Neil Prakash, also known as Abu Khaled al-Cambodi, is a U.S.- and U.N.-designated Australian recruiter and facilitator for ISIS.“Treasury Designates Australian and Southeast Asian ISIL Operatives and Leaders,” U.S. Department of the Treasury, January 10, 2017, https://www.treasury.gov/press-center/press-releases/Pages/jl0698.aspx;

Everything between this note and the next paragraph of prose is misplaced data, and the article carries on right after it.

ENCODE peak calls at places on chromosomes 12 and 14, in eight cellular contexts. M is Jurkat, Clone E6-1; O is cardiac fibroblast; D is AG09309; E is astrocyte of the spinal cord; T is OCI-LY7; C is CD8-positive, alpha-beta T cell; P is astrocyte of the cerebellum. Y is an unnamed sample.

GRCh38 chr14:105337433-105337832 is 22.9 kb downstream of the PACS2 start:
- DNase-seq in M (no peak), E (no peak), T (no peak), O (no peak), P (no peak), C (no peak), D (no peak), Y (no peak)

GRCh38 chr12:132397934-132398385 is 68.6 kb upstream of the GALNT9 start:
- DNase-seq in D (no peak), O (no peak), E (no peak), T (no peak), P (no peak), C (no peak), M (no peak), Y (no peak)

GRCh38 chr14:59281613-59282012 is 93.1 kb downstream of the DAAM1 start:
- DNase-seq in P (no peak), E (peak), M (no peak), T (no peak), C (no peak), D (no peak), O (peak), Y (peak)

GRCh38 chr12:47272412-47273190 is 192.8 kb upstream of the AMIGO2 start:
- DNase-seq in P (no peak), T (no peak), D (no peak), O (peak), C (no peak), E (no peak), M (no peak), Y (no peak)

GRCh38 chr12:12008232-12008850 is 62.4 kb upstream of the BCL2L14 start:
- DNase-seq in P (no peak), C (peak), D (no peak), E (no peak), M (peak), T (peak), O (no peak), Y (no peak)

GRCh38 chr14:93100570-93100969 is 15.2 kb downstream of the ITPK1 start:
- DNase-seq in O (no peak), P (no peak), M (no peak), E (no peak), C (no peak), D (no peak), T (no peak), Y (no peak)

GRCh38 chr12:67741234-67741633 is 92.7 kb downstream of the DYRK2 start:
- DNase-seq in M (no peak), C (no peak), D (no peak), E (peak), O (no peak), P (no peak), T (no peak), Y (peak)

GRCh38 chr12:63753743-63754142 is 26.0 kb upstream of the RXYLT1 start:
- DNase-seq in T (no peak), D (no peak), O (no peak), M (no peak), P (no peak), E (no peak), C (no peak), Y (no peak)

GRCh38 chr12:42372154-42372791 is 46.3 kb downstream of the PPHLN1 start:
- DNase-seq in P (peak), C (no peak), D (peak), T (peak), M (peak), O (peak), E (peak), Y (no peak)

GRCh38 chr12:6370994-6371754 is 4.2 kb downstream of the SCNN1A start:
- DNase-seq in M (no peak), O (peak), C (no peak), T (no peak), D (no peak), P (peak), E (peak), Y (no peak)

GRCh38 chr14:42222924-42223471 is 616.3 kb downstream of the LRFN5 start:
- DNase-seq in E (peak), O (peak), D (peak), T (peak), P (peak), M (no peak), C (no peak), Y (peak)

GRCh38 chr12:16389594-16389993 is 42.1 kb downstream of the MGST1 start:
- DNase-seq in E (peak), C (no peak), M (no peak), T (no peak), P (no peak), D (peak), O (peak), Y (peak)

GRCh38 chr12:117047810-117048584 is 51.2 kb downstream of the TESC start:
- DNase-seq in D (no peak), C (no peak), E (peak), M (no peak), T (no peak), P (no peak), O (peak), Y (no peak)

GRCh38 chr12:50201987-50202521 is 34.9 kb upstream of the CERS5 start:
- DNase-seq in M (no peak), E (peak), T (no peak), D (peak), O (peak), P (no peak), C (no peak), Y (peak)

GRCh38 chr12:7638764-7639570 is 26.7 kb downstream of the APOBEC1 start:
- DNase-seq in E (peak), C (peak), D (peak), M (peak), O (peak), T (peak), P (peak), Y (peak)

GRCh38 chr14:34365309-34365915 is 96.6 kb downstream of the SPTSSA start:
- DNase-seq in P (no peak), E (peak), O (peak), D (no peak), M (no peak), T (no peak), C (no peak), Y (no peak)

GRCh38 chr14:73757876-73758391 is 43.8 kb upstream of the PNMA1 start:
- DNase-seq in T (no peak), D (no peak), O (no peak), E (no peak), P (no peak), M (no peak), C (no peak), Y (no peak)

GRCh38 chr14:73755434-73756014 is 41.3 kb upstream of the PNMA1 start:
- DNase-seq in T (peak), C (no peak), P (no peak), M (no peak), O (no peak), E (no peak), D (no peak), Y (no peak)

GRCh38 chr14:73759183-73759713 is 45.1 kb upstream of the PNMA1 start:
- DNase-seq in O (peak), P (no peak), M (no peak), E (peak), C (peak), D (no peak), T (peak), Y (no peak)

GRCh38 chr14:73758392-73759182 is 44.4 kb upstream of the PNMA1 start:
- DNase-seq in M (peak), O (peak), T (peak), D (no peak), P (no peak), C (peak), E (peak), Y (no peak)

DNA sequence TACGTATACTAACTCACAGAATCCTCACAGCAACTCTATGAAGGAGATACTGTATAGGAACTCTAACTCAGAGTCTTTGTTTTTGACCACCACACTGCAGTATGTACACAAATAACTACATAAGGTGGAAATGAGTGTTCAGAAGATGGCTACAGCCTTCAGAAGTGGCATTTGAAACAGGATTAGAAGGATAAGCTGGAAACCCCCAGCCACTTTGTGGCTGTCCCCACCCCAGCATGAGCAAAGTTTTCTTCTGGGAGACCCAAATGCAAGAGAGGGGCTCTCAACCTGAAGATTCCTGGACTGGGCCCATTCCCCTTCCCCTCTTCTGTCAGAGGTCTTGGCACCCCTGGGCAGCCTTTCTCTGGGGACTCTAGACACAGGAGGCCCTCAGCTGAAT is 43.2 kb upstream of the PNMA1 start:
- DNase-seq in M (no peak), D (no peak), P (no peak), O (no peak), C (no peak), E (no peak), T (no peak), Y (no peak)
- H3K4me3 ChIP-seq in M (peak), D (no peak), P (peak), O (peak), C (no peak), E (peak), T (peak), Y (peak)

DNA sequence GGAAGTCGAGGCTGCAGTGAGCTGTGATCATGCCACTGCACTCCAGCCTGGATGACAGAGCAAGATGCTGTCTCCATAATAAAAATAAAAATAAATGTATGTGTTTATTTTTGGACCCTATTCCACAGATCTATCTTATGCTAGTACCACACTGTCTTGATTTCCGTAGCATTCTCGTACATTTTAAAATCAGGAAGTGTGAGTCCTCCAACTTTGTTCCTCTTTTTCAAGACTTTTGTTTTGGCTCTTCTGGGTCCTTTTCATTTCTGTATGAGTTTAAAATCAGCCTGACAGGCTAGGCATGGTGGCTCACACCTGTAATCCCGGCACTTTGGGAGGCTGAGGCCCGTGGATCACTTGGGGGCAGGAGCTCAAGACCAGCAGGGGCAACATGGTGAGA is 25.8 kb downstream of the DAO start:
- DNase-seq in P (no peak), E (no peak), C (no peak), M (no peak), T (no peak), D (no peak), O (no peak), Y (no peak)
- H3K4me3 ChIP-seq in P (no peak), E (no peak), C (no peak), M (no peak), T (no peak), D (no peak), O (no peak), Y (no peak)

“Charter of the United Nations Act 1945 Listing 2015 (No. 2),” United Nations via Commonwealth of Australia, June 4, 2015, https://www.dropbox.com/s/knbydc3mjwihlka/C2015G00866%20-%20Charter%20of%20the%20United%20Nations%20Act%201945%20Listing%202015%20(No.%202).pdf?dl=0. He was erroneously reported killed in a U.S. airstrike in Iraq in April 2016.David Wroe, “Islamic State recruiter Neil Prakash killed by US strike in Iraq,” Sydney Morning Herald, May 5, 2016, http://www.smh.com.au/national/islamic-state-recruiter-neil-prakash-killed-by-us-strike-in-iraq-20160504-gomjgh.html. In November 2016, he was arrested in Turkey after leaving ISIS-controlled territory the month prior.Chiara Palazzo, “Australia's most wanted jihadist Neil Prakash arrested in the Middle East,” Telegraph (London), November 25, 2016, http://www.telegraph.co.uk/news/2016/11/25/australias-wanted-jihadist-neil-prakash-arrested-middle-east/;